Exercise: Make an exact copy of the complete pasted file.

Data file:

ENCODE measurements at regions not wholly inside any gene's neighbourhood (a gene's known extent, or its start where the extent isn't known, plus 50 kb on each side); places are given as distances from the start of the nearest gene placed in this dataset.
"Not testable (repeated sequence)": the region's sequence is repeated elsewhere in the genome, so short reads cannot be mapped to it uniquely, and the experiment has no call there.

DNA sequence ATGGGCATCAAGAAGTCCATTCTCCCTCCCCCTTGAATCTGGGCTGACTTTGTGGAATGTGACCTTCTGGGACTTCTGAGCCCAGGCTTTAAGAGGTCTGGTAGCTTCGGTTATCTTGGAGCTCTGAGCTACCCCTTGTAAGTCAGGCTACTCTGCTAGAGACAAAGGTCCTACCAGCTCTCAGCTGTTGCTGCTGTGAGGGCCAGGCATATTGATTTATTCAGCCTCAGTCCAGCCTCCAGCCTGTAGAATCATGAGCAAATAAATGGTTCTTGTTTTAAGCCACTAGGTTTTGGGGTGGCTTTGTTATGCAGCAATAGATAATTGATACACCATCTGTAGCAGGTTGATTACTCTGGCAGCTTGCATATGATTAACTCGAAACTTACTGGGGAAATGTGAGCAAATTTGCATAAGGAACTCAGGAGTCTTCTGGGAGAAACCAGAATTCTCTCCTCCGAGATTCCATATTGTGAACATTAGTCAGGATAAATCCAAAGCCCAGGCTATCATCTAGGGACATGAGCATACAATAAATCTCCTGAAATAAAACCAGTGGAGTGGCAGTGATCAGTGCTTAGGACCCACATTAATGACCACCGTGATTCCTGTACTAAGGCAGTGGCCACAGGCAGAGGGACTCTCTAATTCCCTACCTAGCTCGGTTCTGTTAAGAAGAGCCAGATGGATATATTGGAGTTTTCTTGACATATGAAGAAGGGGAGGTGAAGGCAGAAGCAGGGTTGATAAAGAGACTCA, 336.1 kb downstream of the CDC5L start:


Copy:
ENCODE measurements at regions not wholly inside any gene's neighbourhood (a gene's known extent, or its start where the extent isn't known, plus 50 kb on each side); places are given as distances from the start of the nearest gene placed in this dataset.
"Not testable (repeated sequence)": the region's sequence is repeated elsewhere in the genome, so short reads cannot be mapped to it uniquely, and the experiment has no call there.

DNA sequence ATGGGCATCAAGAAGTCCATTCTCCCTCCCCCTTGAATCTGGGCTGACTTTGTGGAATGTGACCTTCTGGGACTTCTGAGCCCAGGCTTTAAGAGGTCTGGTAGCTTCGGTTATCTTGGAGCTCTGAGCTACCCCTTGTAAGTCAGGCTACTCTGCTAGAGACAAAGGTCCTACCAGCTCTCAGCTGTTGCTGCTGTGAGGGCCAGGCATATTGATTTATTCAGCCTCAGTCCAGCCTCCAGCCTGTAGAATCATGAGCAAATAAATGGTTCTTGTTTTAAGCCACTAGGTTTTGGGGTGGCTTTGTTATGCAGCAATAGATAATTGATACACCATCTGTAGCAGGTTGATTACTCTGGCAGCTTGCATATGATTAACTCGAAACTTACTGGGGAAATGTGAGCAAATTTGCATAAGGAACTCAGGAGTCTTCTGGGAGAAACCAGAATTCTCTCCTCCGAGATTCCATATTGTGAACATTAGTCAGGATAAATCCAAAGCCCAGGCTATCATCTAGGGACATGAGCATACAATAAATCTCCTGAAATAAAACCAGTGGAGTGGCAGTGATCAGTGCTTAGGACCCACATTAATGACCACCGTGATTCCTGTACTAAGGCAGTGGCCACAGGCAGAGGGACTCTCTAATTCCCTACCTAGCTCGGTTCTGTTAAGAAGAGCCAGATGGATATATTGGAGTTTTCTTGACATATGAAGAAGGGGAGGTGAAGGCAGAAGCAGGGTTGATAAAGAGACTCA, 336.1 kb downstream of the CDC5L start: